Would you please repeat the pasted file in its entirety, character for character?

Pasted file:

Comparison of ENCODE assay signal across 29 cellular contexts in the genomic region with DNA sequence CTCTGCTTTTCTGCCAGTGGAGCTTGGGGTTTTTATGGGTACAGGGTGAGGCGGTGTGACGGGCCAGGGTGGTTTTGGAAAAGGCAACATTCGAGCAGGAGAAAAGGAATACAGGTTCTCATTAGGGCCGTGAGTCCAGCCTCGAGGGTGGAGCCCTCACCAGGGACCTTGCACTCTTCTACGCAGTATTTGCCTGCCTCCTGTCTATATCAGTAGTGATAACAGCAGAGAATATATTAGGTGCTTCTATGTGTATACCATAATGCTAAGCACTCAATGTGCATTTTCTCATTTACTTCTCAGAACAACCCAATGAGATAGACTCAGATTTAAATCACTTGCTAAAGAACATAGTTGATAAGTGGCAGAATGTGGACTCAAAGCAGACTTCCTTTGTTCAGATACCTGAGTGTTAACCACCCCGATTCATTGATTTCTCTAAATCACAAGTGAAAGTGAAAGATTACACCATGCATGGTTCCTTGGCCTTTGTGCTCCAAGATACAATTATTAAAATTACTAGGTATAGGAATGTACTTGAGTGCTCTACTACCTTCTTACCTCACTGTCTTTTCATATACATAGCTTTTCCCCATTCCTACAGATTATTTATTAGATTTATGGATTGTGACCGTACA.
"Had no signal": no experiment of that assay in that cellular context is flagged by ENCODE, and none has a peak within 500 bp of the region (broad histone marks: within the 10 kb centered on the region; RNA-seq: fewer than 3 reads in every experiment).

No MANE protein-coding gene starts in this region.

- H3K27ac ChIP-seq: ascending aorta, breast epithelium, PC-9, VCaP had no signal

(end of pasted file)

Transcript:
Comparison of ENCODE assay signal across 29 cellular contexts in the genomic region with DNA sequence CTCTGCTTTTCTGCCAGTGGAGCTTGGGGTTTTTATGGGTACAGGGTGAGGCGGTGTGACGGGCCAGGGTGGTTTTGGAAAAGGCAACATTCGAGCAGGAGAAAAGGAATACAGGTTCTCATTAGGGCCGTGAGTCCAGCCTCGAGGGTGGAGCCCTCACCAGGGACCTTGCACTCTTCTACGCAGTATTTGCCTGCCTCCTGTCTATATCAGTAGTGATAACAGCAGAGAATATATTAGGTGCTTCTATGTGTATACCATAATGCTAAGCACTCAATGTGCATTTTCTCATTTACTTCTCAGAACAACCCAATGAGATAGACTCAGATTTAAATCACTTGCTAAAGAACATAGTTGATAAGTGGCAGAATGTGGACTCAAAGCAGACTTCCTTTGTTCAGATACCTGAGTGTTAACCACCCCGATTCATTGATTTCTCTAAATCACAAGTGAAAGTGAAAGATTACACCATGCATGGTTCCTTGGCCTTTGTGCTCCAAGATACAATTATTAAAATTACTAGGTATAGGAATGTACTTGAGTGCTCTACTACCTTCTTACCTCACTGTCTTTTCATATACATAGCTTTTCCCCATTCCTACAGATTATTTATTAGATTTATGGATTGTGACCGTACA.
"Had no signal": no experiment of that assay in that cellular context is flagged by ENCODE, and none has a peak within 500 bp of the region (broad histone marks: within the 10 kb centered on the region; RNA-seq: fewer than 3 reads in every experiment).

No MANE protein-coding gene starts in this region.

- H3K27ac ChIP-seq: ascending aorta, breast epithelium, PC-9, VCaP had no signal